A three day weekend is coming up as Malaysia celebrates Hari Raya Haji. We hear that Melaka makes a great weekend outing. We are curious about its multicultural history, distinctive architecture, and food that is a fusion of its heritage. So off we go, on the cheap of course traveling by taxi, light rail, commuter rail, and bus to get there.
Melaka was founded by a Sumatran prince in the 14th century. The city is situated at the mouth of the Strait of Melaka shipping route and over its 600 years has attracted merchants from China, India, the Middle East, Southeast Asia, and Europe. After the time of the sultanates, Melaka was taken over by the Portuguese in 1511, followed by the Dutch in 1641, and then the British in 1824 who ruled until Malaysian independence in 1957.
A Place to Stay
We get there late in the afternoon. We pick up a tourist pamphlet (more like a newspaper) with a map at the bus station. We decide to find lodging first. We haggle with a taxi and are on our way to the backpacker guesthouses for 20 ringgit (a little more than $6). Taxis here don’t run meters like they do in Kuala Lumpur so you have to agree on a price before getting in.
We check out a few. Some are pretty funky. We settle on Samudera Backpackers Hotel at about 18 ringgit per night per person (about $6 each). Our posh accommodations are typical of backpacker dorm style lodging. There are five beds crammed in a small room that should comfortably hold three beds, two fans, and a bathroom and shower down the hall.
We use our map to find our way to the old town and restaurants. We walk past a shopping mall, through a park and garden, and there we are. We check out historic sites including a portion of the restored fortress wall originally built by the Portuguese in 1511.
We find our way on to Jonker Street. Crowded. The street is blocked off to vehicle traffic and a mass of people are jostling about tables piled with stuff to buy. We find the Bistro Year 1673,a restaurant located in a building constructed by the Dutch in 1673. We sit outside, under the fans, and enjoy the live music.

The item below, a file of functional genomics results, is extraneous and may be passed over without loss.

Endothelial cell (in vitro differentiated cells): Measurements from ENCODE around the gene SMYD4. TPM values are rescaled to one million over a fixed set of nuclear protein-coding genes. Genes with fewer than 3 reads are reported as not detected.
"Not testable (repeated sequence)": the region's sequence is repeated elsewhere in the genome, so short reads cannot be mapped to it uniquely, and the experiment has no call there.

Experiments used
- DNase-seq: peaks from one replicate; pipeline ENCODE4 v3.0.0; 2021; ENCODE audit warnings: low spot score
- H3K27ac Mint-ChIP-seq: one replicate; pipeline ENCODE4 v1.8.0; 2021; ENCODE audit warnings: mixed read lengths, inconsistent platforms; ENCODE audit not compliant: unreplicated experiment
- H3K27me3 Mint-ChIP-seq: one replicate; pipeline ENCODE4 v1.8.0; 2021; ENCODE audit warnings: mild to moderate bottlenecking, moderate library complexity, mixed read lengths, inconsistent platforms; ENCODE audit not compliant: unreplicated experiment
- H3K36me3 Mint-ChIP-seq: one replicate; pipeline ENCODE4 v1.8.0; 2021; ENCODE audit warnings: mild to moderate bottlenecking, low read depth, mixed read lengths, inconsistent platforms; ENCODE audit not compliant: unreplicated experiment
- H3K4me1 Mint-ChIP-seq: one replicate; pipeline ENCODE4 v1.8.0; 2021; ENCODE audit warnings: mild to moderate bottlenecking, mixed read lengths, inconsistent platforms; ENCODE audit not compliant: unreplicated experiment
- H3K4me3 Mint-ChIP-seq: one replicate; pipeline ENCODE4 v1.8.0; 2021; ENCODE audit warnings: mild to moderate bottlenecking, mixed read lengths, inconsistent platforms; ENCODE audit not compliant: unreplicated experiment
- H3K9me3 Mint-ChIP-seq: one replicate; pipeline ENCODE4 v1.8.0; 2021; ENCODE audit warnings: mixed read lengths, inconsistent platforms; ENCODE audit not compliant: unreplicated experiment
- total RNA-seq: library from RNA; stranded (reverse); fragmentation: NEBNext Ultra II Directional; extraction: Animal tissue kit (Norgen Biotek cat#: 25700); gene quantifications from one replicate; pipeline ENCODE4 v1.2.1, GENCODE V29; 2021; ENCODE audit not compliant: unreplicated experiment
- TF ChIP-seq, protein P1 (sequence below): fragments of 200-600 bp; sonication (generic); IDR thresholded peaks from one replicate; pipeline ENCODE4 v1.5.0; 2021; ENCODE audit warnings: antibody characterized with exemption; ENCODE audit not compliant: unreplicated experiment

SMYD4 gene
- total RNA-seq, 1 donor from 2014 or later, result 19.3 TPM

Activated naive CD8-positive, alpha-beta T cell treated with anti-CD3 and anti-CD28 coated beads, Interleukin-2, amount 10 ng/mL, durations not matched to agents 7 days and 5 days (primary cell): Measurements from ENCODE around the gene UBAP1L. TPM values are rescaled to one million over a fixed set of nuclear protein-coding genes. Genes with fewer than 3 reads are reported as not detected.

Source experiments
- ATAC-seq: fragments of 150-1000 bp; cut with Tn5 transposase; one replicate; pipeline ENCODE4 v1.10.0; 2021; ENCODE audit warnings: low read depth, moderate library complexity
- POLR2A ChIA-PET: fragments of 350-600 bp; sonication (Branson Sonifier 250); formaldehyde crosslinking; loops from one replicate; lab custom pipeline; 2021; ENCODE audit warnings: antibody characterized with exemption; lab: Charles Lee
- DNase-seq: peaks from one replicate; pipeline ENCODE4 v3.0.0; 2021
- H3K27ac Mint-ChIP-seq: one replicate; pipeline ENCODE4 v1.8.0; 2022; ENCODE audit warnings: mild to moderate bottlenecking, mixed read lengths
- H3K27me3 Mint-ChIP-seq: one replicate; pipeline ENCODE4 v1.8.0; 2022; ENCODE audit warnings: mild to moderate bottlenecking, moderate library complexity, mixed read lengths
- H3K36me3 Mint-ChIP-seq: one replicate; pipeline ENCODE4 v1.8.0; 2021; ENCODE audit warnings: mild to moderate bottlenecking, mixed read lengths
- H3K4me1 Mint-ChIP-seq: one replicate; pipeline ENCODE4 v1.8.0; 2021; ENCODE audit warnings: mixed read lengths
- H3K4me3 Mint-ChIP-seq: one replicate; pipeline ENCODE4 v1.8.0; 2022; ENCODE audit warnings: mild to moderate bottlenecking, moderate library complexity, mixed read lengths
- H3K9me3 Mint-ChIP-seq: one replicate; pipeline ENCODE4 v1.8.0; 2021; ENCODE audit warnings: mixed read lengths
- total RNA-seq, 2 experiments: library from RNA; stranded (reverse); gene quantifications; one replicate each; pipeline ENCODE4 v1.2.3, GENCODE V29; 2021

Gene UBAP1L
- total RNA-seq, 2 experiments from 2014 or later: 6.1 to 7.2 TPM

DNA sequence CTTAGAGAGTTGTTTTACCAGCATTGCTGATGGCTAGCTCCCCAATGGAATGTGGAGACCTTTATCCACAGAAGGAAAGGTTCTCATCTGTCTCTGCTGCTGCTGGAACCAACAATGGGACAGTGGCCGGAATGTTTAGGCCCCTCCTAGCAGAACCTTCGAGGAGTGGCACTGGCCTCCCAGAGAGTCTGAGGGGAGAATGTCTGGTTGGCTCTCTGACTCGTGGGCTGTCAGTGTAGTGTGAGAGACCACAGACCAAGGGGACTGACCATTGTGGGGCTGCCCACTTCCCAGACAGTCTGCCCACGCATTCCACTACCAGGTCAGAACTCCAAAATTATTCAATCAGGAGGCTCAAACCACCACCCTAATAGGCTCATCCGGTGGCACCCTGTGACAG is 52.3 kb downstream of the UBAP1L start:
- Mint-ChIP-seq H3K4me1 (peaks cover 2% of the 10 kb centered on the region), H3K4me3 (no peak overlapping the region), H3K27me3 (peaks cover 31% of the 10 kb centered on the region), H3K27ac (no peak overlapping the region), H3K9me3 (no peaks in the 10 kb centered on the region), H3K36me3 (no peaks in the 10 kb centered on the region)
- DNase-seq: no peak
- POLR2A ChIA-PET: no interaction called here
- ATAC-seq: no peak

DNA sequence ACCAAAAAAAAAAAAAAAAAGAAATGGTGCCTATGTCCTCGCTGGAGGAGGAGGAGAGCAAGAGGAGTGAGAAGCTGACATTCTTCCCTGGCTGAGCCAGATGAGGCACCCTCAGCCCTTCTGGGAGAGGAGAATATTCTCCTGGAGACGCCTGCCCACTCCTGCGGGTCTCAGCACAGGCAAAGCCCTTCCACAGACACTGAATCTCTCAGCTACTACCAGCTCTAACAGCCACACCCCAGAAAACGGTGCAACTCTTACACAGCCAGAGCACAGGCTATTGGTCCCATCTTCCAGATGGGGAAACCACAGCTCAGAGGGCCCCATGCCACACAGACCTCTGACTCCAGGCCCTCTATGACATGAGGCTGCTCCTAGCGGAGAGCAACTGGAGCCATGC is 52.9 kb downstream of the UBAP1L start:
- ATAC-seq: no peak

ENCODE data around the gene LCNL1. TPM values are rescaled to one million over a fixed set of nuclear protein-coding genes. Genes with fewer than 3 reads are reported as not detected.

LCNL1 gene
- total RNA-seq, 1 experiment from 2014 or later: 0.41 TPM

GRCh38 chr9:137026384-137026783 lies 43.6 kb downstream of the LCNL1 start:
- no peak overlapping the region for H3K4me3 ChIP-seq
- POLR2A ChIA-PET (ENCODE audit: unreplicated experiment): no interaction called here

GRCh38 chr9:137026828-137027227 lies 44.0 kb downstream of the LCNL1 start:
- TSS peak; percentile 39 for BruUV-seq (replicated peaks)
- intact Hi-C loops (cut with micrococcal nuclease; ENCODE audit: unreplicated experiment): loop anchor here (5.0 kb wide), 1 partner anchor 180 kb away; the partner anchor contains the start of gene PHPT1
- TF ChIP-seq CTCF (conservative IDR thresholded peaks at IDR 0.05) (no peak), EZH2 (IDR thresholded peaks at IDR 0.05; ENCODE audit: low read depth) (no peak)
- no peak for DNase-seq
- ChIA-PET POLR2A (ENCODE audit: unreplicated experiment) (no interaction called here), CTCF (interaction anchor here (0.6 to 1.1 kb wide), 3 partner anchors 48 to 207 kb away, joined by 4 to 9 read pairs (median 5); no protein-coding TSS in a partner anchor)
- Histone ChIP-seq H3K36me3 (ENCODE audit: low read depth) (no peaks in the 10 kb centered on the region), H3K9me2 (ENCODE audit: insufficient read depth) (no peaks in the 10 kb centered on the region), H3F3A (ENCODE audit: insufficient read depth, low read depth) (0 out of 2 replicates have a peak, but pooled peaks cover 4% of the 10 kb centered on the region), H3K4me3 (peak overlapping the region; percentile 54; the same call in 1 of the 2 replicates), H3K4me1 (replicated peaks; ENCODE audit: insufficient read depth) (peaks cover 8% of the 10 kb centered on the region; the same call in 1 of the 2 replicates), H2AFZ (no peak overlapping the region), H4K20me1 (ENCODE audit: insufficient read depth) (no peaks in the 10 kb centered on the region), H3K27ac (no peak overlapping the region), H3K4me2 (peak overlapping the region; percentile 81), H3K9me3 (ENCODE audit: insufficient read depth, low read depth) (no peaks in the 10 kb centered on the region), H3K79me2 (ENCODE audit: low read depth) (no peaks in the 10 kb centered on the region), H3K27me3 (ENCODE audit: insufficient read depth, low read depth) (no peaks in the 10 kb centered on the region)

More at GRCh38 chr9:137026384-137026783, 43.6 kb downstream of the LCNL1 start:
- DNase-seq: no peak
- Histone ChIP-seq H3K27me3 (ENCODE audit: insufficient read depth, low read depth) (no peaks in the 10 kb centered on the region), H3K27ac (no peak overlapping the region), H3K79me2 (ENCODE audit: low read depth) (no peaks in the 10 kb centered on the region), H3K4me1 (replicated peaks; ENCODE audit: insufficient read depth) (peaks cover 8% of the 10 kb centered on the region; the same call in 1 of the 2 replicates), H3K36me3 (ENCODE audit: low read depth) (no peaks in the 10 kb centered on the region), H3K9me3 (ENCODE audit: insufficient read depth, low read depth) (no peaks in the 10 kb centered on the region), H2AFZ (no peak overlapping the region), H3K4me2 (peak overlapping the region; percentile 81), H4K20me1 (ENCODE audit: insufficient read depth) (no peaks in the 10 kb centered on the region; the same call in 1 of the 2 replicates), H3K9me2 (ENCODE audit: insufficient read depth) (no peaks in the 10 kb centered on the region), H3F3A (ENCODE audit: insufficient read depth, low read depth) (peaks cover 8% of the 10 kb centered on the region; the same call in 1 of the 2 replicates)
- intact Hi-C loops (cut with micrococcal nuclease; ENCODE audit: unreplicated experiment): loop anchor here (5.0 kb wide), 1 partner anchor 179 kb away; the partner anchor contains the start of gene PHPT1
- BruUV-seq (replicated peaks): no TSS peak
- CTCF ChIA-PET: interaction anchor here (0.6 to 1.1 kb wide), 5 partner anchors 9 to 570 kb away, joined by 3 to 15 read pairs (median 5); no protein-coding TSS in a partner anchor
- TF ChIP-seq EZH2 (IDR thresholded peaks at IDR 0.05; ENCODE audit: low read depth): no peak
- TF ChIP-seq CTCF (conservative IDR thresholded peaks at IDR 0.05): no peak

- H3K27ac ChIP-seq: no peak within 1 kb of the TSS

We order the Nyonya set meal. Nyonya (or Baba-Nyonya) is a centuries old blend of Malaysian and Chinese cultures and cuisine. The Nyonya set meal isn’t on the menu, but we have a coupon for it from our pamphlet and map. The waiter says yes, we can order it, and are getting quite a deal. Usually they only have four courses in their set meals. Ours comes with five.
The Nyonya food is quite good – a bit sweeter than typical Chinese fare and a lot less hot than typical Malaysian. Natalie tries the traditional Nyonya dessert. Out comes a bowl with green beans, kidney beans, and corn kernels over sweetened rice. This is a surprise. She still eats it. Lori and I opt for an ice cream sundae, which goes quickly in the heat of the evening.
We deviate from our earlier route and walk through a shopping mall on the trek back to our backpackers’ dorm. The mall has air conditioning. It’s a busy place this evening. Probably because of the air conditioning.